Nowadays we are lucky that we can a good milkshake. Just like the smoothie there are a countless number of flavors when it comes to milkshakes.
To celebrate National Chocolate Milkshake Day, enjoy a delicious chocolate milkshake. Pick up one from an ice cream shop or make your own.
Here is a quick and easy recipe.
Combine 2 cups of chocolate ice cream, 2 bars of dark chocolate candy (diced), and 1/2 cup whipped cream in a blender. Garnish with more cream and chocolate shavings.
National Police Woman Day
In 1909, Los Angeles social worker Alice Stebbins Wells petitioned Mayor George Alexander and the City Council, requesting that an ordinance providing for a Los Angeles Policewoman be adopted. Not only was the measure passed, but on September 12, 1910, Mrs. Wells was appointed as the nation’s first female to be designated a policewoman with arrest powers.
Many California cities had employed women as "matrons" or "workers" since 1890. These employees specialized in the care of female prisoners, and worked in city and county prisons and other penal institutions.
On the first day of her appointment, Mrs. Wells was furnished with a Gamewell (a telephone call box) key, a book of rules, a first aid book, and a "policeman’s badge." In those days, an officer was privileged to enjoy free trolley car rides while going to and from work, but when Mrs. Wells displayed her badge, the conductor accused her of misusing her husband’s identity. This was remedied by presenting her with "Policewoman’s Badge Number One."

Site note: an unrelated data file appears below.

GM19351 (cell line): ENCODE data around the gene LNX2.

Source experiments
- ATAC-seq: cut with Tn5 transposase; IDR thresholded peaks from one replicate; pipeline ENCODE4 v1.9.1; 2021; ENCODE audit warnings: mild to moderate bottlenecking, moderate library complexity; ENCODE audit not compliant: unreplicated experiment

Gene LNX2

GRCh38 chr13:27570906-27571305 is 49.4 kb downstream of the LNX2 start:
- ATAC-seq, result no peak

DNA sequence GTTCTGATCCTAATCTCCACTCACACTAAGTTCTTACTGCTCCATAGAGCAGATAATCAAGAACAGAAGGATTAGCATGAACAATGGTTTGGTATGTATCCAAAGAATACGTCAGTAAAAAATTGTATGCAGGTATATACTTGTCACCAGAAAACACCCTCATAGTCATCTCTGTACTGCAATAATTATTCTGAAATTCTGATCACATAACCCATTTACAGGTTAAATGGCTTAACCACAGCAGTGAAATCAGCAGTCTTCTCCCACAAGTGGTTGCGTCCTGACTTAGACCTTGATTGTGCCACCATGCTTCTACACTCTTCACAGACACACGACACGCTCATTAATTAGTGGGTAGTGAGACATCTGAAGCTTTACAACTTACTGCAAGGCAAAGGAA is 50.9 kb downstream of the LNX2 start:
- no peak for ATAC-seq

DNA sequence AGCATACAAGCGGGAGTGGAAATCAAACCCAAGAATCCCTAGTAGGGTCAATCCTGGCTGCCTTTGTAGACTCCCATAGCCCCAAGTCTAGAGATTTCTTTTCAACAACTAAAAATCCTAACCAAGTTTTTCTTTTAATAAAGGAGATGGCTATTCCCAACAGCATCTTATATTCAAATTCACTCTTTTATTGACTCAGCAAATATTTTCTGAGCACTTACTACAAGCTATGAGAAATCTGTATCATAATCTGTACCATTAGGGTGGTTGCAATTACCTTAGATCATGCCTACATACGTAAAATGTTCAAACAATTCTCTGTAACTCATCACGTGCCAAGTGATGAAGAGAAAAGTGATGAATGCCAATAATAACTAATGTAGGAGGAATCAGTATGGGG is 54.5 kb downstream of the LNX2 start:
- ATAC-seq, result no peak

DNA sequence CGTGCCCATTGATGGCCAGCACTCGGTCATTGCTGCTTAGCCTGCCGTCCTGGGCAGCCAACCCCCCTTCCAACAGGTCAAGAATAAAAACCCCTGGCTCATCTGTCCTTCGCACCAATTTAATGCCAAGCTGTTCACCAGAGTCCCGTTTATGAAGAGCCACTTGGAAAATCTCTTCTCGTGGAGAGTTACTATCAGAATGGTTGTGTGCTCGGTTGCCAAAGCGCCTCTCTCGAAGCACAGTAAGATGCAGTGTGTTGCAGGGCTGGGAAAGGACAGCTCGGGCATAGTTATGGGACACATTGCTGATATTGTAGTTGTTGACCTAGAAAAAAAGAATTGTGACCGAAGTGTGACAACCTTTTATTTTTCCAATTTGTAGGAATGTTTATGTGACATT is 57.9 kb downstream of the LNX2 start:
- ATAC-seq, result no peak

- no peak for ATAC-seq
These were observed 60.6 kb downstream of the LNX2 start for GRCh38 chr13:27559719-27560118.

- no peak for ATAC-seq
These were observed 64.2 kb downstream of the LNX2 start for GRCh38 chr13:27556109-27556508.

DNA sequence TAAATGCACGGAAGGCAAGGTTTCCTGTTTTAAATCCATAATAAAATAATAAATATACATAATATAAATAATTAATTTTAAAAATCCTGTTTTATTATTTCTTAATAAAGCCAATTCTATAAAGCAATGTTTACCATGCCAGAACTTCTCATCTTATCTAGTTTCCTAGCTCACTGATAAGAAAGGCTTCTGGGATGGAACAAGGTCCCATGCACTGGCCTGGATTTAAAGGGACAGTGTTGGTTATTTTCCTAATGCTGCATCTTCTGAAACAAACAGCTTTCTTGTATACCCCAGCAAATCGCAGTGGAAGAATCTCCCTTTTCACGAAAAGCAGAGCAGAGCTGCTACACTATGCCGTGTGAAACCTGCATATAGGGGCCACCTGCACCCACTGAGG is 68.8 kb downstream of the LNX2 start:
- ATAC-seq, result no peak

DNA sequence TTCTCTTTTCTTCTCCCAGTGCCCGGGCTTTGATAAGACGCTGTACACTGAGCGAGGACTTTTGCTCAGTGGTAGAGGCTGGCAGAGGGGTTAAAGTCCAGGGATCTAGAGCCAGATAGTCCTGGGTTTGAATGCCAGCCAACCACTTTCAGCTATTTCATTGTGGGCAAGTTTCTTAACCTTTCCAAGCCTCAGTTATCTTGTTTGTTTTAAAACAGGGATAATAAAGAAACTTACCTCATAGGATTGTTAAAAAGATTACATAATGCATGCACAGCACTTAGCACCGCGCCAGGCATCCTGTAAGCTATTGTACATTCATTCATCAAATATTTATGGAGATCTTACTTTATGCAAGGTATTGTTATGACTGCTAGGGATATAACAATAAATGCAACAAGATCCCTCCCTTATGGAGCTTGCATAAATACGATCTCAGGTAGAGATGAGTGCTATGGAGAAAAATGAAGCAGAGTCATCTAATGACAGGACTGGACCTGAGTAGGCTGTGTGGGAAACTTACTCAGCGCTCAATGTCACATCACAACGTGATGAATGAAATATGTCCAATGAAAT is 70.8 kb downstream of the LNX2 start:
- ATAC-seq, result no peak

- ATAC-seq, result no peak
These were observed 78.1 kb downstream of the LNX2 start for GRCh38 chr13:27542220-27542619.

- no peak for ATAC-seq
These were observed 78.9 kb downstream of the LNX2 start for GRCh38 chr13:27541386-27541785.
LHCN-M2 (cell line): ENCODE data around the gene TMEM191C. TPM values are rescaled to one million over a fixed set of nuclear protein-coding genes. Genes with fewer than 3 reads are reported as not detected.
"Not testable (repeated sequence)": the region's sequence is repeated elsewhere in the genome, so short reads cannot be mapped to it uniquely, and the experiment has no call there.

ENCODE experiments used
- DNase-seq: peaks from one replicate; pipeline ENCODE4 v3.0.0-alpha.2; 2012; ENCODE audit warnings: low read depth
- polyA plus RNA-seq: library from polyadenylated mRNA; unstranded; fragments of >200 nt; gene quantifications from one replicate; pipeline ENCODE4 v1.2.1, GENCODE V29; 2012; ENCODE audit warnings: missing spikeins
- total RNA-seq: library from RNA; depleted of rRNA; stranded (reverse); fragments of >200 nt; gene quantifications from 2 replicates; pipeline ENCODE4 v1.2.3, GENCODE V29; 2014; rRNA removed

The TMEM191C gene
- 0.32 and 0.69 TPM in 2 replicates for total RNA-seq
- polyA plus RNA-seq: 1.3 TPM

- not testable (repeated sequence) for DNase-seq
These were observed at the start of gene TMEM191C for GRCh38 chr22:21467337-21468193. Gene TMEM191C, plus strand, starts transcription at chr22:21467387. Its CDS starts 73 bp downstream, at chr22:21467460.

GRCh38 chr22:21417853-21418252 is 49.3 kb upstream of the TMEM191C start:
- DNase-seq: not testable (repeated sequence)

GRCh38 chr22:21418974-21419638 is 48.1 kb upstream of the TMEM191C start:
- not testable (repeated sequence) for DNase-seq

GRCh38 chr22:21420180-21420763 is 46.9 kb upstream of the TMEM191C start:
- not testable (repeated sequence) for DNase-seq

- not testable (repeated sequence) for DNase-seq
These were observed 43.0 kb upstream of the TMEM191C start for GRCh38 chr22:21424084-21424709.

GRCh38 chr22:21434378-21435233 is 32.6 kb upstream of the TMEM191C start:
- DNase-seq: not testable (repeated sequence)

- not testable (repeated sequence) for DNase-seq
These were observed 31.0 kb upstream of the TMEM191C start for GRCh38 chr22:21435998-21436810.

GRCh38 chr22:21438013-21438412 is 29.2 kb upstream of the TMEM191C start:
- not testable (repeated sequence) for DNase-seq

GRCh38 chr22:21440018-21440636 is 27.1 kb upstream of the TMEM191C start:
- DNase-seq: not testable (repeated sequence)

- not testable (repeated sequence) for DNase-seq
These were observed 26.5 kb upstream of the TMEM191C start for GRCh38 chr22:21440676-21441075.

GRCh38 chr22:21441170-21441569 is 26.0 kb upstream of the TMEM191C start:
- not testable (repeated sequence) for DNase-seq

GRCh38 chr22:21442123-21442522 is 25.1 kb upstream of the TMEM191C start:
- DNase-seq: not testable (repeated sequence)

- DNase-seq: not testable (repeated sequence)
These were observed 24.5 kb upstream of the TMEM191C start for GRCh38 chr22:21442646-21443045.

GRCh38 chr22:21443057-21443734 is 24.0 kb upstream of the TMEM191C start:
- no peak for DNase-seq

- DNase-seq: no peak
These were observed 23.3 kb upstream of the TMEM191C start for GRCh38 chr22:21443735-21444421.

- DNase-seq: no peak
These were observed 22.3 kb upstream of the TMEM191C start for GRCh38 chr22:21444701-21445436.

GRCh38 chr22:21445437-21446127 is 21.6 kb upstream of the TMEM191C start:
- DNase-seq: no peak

Mrs. Wells was assigned to work with Officer Leo W. Marden, the Department’s first juvenile officer. Subsequent to her appointment, the following order was issued:
"No young girl can be questioned by a male officer. Such work is delegated solely to policewomen, who, by their womanly sympathy and intuition, are able to gain the confidence of their younger sisters."
Her first duties included supervision and enforcement of laws concerning "dance halls, skating rinks, penny arcades, picture shows, and other similar places of public recreation." Among her activities were the "suppression of unwholesome billboard displays, searches for missing persons, and the maintenance of a general information bureau for women seeking advice on matters within the scope of police departments."
In 1911, the position of women police officers in Los Angeles was placed under Civil Service control. By October 1912, there were three policewomen and three police matrons in the Department.
Mrs. Wells’ appointment prompted nationwide publicity, and by 1916, her efforts in promoting the need for female officers resulted in the hiring of policewomen in 16 other cities and in several foreign countries. She was also instrumental in organizing the International Policewomen’s Association in 1915.
Three years later, Mrs. Wells succeeded in persuading the University of California, Southern Division (now UCLA) to offer the first course specifically on the work of women police officers. The course was introduced by the school’s Criminology Department in the summer session in 1918.
Mrs. Wells was named the first president of the Women’s Peace Officers Association of California in 1928, a group she helped to create. In July 1934, she was appointed the Los Angeles Police Department historian, a post she held until her retirement on November 1, 1940. She had been a policewoman for 30 years.